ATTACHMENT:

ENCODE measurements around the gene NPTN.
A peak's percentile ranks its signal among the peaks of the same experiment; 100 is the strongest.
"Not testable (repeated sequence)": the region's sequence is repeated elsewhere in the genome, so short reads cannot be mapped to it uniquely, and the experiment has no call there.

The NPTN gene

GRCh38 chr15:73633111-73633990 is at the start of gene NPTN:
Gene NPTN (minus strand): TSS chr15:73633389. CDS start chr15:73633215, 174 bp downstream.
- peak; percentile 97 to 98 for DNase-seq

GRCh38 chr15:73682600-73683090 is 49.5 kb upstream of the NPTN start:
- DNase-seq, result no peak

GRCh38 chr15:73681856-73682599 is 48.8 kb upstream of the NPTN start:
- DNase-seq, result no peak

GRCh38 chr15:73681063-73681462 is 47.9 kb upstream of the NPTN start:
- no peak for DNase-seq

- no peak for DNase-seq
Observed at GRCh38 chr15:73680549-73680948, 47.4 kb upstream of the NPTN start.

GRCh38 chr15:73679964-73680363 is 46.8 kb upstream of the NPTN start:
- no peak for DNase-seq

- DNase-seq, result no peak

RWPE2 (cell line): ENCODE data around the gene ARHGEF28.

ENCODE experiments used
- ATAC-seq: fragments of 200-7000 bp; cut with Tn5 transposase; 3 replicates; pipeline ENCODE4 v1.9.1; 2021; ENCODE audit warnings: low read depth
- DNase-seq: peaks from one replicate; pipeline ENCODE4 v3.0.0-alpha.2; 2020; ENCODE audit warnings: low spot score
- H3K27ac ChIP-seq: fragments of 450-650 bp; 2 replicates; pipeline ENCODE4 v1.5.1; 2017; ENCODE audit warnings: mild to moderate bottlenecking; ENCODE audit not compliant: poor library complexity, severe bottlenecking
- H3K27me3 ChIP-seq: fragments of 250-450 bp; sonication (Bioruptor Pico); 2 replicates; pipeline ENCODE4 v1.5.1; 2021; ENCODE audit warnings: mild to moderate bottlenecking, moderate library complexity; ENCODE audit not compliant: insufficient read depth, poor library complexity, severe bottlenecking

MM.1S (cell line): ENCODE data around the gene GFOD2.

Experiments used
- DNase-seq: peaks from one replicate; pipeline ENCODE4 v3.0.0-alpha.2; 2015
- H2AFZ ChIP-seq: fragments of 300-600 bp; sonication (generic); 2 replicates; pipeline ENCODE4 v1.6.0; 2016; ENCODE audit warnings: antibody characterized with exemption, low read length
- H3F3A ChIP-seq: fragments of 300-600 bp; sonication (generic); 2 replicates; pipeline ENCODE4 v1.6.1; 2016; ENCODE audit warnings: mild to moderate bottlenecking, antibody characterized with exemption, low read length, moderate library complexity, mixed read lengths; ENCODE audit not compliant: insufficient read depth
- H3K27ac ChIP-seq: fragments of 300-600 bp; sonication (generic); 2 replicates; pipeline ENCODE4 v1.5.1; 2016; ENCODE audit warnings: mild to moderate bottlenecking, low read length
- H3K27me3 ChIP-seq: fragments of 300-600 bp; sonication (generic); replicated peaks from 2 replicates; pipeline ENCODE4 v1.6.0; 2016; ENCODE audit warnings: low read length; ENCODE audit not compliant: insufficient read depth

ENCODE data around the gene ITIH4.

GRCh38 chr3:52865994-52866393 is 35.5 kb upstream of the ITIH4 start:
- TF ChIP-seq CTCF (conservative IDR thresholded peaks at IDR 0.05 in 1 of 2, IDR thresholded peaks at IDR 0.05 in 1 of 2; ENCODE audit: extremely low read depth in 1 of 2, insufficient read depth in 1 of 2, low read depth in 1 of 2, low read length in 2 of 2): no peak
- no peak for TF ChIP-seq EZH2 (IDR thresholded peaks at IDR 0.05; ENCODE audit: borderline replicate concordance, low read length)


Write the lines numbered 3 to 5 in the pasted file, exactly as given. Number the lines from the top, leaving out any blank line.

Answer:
"Not testable (repeated sequence)": the region's sequence is repeated elsewhere in the genome, so short reads cannot be mapped to it uniquely, and the experiment has no call there.

The NPTN gene

GRCh38 chr15:73633111-73633990 is at the start of gene NPTN: